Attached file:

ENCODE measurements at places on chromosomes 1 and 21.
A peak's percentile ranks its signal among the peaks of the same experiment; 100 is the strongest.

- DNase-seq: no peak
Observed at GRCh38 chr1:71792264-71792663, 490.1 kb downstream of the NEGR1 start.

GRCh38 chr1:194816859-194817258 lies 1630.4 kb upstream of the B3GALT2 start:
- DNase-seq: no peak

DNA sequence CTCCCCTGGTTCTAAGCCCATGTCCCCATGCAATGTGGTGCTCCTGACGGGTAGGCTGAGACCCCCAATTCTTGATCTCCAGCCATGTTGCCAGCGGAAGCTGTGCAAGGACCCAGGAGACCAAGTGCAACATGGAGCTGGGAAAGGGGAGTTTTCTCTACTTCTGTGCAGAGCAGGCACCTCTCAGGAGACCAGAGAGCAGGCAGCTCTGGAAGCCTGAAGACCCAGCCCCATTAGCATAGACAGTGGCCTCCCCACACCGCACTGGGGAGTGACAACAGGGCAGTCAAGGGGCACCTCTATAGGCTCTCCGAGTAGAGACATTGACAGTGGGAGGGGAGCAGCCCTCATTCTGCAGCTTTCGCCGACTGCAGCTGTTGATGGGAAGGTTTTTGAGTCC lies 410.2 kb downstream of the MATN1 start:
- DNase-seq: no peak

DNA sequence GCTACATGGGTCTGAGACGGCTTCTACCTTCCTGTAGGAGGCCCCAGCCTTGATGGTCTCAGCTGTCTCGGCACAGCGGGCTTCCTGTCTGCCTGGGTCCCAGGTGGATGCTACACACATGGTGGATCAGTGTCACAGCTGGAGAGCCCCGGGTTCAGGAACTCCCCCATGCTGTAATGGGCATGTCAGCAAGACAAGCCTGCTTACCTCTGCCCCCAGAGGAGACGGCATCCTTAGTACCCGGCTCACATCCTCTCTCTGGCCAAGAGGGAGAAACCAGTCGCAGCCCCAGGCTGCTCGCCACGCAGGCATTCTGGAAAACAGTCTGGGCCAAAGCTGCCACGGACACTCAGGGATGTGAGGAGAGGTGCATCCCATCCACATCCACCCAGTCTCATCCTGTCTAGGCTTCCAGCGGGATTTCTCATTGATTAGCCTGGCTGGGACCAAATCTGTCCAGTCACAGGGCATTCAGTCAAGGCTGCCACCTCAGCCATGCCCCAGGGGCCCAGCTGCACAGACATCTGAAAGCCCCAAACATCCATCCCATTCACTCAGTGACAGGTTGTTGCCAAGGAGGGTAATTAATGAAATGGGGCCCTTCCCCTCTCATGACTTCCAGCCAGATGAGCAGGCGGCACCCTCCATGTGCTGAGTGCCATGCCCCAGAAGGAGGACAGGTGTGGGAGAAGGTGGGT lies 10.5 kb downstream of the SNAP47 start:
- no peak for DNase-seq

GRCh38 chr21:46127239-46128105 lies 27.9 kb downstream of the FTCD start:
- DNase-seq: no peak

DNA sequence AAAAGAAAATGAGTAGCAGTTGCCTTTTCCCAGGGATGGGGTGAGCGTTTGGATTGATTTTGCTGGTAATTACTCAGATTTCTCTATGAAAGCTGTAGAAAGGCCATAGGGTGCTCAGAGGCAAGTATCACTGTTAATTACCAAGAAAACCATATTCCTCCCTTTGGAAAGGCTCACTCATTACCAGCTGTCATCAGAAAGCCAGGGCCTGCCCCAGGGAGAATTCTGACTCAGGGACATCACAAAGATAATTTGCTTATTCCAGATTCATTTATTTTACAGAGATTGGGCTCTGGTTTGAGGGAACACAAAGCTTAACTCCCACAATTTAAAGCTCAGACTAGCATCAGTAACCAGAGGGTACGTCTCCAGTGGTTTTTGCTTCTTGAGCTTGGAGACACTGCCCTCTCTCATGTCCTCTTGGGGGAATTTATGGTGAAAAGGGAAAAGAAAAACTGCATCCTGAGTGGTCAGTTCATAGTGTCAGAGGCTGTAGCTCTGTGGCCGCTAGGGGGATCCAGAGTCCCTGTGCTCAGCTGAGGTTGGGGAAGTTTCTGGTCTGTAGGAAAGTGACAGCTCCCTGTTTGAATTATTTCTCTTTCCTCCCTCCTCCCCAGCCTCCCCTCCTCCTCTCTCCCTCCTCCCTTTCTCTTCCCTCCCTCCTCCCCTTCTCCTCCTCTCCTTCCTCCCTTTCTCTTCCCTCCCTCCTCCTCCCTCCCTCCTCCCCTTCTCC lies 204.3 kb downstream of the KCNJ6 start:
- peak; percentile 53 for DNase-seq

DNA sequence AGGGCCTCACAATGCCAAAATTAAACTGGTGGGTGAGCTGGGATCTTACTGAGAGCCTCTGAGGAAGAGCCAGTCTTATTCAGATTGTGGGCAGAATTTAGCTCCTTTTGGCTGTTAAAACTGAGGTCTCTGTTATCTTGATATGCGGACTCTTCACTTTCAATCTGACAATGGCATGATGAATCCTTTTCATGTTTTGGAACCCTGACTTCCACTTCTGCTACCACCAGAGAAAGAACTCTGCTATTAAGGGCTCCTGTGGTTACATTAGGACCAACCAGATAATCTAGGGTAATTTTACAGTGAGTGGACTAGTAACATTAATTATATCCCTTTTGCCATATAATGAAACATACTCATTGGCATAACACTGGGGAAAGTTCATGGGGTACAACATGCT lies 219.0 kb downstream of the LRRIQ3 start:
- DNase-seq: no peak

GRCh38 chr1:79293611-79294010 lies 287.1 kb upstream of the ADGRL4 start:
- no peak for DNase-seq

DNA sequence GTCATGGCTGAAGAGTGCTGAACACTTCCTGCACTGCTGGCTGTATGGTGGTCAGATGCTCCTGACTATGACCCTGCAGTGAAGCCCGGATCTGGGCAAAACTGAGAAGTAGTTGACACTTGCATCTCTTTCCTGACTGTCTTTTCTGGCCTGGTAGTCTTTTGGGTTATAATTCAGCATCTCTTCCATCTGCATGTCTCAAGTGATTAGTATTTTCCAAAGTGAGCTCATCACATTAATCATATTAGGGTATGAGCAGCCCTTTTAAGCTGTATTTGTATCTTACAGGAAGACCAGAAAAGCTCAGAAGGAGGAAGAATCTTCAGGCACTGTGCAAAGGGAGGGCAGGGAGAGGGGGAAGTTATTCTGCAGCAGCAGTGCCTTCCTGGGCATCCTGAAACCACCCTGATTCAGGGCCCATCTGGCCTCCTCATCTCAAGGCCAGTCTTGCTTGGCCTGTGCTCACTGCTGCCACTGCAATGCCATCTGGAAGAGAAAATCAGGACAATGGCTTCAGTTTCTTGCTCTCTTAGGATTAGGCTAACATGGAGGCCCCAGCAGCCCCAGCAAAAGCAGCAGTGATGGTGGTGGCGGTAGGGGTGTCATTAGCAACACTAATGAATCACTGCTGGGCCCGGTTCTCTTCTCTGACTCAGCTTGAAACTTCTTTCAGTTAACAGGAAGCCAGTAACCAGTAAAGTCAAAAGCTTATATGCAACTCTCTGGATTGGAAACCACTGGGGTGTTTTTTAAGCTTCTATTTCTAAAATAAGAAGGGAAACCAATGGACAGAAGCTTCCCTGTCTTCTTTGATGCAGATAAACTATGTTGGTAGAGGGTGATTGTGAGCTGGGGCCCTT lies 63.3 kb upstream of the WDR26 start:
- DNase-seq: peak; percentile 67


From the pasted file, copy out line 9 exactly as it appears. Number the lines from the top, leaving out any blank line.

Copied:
DNA sequence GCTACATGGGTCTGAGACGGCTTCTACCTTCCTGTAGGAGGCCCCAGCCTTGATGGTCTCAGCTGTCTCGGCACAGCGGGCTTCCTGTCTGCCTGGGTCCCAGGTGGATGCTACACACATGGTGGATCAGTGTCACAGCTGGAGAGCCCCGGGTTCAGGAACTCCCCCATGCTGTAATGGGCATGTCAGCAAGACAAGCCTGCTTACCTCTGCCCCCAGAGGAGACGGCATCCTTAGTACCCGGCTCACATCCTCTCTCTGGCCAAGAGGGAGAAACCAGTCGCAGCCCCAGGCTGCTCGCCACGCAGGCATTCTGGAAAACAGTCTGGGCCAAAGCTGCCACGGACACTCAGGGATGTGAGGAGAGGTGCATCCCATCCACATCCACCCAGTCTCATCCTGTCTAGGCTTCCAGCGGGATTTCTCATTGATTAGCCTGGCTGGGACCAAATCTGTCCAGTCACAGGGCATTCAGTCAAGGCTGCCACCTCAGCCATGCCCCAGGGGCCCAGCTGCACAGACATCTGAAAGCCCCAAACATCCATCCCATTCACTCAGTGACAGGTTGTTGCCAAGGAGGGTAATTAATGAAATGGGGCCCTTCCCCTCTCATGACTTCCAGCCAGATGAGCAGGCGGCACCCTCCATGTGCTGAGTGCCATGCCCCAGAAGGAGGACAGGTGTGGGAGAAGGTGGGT lies 10.5 kb downstream of the SNAP47 start: